Blazing the Trail of Black Excellence: Celebrating the Past & Building a Strong Future

Date and Time





Join the Office of Diversity and Human Rights on February 29 for an exciting online panel discussion at noon, in celebration of Black History Month. 

Join our AVP, Indira Naidoo-Harris and three amazing Black Canadian trailblazers as they share their stories, their perspectives and their hopes for a strong future.

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About the Panelists

Hamlin Grange

Hamlin Grange is a diversity and inclusion strategist. He is President/CEO and founder of DiversiPro Inc., a workplace diversity and inclusion consulting company based in Toronto. 

Hamlin was appointed to the Order of Canada by the Governor General - the country's highest civilian award - for his "pioneering work in diversity and inclusion and a passionate change agent for social justice."

He speaks eloquently and passionately about the power and promise of diversity and the benefits of creating inclusive environments that value the perspectives and life experiences of everyone. 

For nearly 25 years, Hamlin has been a 'trusted advisor' to a wide range of clients including arts and culture, private corporations, not-for-proft organizations, the public sector, media, health care providers, law enforcement, and other organizations looking for ways to meet the challenges and reap the rewards of a culturally diverse marketplace. 

A strong believer in building communities, Hamlin has served on several important boards, including The Toronto Police Services Board, a Trustee of the Royal Ontario Museum, the YMCA of Greater Toronto, and Samara Centre for Democracy. Until Recently, he was the Chair of the Board of the Responsible Gamling Council where he is currently the Immediate Past Chair.

Before starting a career as a diversity and inclusion strategist, Hamlin had an outstanding career as a journalist. At CBC Television, he was a news anchor, program host, interviewer, assignment editor and municiple affairs reporter. He was also a reporter at Global Television and the Toronto Star. Hamlin also hosted two popular television current affairs programs: Workweek, on CBC Newsworld and TVOntario and the CBC's More to the Story.

Rosemary Sadlier

Rosemary Sadlier OOnt (Order of Ontario) is a diversity, includion and equity consultant, a social justice advocate, researcher, writer, and international speaker on Black History, anti-racism, and women's issue. 

She is the past President, serving for 22 years as the unpaid leader of the ONtario Black History Society. She was the driving force of the secured commemoration of February as Black HIstory Month at all levels of government; she secured August 1st as Emancipation Day municipally in 1995 and provincially in 2008 with a national declaration recently passed now making this a national commemoration in Canada. She saw to the creation of the national day for the Hon. Lincoln Alexander. She has given deputations to the UN Rapporteur on Race Relations, the Federal and Provincial Governments and provided consultative work for the Royal Ontario Museum, the CMHR, the Ward Heritage Interpretative Group, the Bi-National Study of the Underground Railroad and heritage conferences. Previously she served on the final selection committee of the national Mathieu Da Costa Challenge for Canadian Heritage and the Canada Post Stamp Advisory Committee. An educator, she has developed and contributed to African Canadian curriculum, national exhibits and publications. She was an appointed member of the College of Early Childhood Educators and currently serves on the Registrations Appeals Committee of the Ontario College of Teachers. An author, Dalier has written 7 books on African Canadian history. A consultant, she has worked with government, corporations and social agencies to efect DEI awareness and projects, and recently was appointed Equality Lead for the Americas and the Caribbean with the Royal Commonwealth Society. She serves on the Rogers Group with Funds. Sadlier is dedicated to social justice and using the frame of Black History, seeks to educate and empower others.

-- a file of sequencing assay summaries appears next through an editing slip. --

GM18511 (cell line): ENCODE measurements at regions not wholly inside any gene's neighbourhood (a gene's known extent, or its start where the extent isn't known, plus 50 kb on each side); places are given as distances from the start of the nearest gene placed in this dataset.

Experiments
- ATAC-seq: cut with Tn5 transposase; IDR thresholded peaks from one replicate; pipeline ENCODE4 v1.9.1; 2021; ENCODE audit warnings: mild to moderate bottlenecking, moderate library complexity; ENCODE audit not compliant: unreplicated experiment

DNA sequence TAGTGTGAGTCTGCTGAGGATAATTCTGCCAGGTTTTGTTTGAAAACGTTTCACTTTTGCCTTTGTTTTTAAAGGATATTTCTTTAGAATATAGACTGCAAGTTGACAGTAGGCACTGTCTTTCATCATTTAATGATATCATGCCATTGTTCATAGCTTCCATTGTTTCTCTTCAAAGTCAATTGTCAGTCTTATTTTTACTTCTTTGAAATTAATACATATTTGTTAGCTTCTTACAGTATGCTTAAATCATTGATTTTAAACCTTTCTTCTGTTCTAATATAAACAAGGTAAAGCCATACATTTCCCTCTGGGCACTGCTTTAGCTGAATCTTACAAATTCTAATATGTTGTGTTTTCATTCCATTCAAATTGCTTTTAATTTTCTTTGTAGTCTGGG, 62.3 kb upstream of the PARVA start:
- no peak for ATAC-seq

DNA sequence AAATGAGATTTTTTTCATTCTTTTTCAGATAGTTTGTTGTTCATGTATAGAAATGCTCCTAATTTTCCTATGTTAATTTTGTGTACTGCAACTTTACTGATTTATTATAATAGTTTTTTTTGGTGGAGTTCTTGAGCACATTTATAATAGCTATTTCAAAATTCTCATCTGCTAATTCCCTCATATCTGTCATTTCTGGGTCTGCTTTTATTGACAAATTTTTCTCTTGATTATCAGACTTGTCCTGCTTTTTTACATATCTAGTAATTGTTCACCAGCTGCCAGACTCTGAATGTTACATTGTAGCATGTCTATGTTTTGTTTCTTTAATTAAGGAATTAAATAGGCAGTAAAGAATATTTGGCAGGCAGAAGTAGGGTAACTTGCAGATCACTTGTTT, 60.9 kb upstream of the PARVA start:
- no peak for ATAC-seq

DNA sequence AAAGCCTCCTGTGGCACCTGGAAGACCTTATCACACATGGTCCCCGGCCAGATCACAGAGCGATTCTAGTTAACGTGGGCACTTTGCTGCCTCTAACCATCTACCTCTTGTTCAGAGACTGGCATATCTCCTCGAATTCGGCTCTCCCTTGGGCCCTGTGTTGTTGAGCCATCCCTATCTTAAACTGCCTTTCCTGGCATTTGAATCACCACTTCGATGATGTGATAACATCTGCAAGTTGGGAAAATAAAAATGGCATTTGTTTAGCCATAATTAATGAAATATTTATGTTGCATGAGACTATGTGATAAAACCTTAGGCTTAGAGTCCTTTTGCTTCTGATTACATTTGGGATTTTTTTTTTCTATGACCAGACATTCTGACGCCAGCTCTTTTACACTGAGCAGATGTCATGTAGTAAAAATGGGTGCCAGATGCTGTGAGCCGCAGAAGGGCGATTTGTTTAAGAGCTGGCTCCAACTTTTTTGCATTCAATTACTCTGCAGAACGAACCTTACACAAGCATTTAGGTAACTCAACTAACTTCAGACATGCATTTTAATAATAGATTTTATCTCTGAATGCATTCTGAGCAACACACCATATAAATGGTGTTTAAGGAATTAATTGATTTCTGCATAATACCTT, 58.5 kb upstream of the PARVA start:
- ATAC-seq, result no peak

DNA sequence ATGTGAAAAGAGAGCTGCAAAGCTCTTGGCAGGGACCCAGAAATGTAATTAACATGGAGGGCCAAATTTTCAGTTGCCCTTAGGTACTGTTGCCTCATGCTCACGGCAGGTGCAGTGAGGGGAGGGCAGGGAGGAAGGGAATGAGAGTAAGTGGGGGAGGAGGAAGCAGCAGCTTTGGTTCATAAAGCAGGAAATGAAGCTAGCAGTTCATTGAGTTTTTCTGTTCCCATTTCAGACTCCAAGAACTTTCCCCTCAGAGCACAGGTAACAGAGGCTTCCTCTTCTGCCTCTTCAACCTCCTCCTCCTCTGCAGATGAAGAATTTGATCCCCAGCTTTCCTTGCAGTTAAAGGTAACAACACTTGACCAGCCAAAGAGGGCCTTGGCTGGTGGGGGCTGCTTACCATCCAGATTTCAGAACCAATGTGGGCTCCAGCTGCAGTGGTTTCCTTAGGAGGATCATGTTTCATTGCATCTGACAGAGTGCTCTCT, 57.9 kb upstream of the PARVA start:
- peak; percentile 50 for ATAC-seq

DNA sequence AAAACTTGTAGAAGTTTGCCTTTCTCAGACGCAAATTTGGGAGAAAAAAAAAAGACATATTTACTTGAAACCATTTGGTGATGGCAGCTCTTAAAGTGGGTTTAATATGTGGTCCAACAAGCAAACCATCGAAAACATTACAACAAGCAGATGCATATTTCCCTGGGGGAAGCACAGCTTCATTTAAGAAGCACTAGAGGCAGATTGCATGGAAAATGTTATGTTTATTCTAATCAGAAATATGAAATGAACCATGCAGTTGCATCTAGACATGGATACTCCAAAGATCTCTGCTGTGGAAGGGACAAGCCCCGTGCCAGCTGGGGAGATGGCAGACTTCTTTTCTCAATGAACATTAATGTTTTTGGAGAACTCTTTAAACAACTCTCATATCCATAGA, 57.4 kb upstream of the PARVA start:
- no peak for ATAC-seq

Noëlle Richardson

Noëlle Richardson is an accomplished senior executive who has led the creation and implementation of a diversity and inclusion strategy for both the Ontario Public Service (OPS) and the justice agencies of the Ministry of the Attorney General.

In 2008 Noëlle was hired as the Chief Diversity Officer of the OPS, the first such position in any public sector organization in Canada. As a result of her seminal work on creating an inclusive public service, the OPS has been recognized as one of Canada’s Best Diversity Employers since 2008.

Noëlle has extensive knowledge and experience in organizational change strategies within large and complex organizations, both nationally and internationally. Prior to her work as an inclusion strategist, Noëlle was a broadcaster who reported, anchored, and hosted news and current affairs programs for the Canadian Broadcasting Corporation (CBC), CTV NewsNet and Vision TV.

Since leaving the Ministry of the Attorney General, Noëlle has returned to her work as a consultant in organizational change strategies to maximize human potential and speaks on a number of related topics including the challenges in democratizing our organizations.

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